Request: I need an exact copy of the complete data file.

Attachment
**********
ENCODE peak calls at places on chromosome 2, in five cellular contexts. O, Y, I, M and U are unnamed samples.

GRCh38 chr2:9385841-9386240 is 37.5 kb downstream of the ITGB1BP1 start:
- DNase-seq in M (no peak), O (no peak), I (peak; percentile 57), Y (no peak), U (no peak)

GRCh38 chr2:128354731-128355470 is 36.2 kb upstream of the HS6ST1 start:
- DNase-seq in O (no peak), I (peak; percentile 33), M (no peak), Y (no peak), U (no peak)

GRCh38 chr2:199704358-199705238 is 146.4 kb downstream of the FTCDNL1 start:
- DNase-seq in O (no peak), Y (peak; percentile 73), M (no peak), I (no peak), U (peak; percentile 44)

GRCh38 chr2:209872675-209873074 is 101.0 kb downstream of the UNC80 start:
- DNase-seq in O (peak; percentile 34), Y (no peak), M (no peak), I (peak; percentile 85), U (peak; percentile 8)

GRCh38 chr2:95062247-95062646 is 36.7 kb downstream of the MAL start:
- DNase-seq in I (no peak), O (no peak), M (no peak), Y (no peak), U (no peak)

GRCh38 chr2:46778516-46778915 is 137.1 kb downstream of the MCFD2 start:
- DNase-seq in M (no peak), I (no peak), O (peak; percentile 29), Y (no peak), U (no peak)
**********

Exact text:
ENCODE peak calls at places on chromosome 2, in five cellular contexts. O, Y, I, M and U are unnamed samples.

GRCh38 chr2:9385841-9386240 is 37.5 kb downstream of the ITGB1BP1 start:
- DNase-seq in M (no peak), O (no peak), I (peak; percentile 57), Y (no peak), U (no peak)

GRCh38 chr2:128354731-128355470 is 36.2 kb upstream of the HS6ST1 start:
- DNase-seq in O (no peak), I (peak; percentile 33), M (no peak), Y (no peak), U (no peak)

GRCh38 chr2:199704358-199705238 is 146.4 kb downstream of the FTCDNL1 start:
- DNase-seq in O (no peak), Y (peak; percentile 73), M (no peak), I (no peak), U (peak; percentile 44)

GRCh38 chr2:209872675-209873074 is 101.0 kb downstream of the UNC80 start:
- DNase-seq in O (peak; percentile 34), Y (no peak), M (no peak), I (peak; percentile 85), U (peak; percentile 8)

GRCh38 chr2:95062247-95062646 is 36.7 kb downstream of the MAL start:
- DNase-seq in I (no peak), O (no peak), M (no peak), Y (no peak), U (no peak)

GRCh38 chr2:46778516-46778915 is 137.1 kb downstream of the MCFD2 start:
- DNase-seq in M (no peak), I (no peak), O (peak; percentile 29), Y (no peak), U (no peak)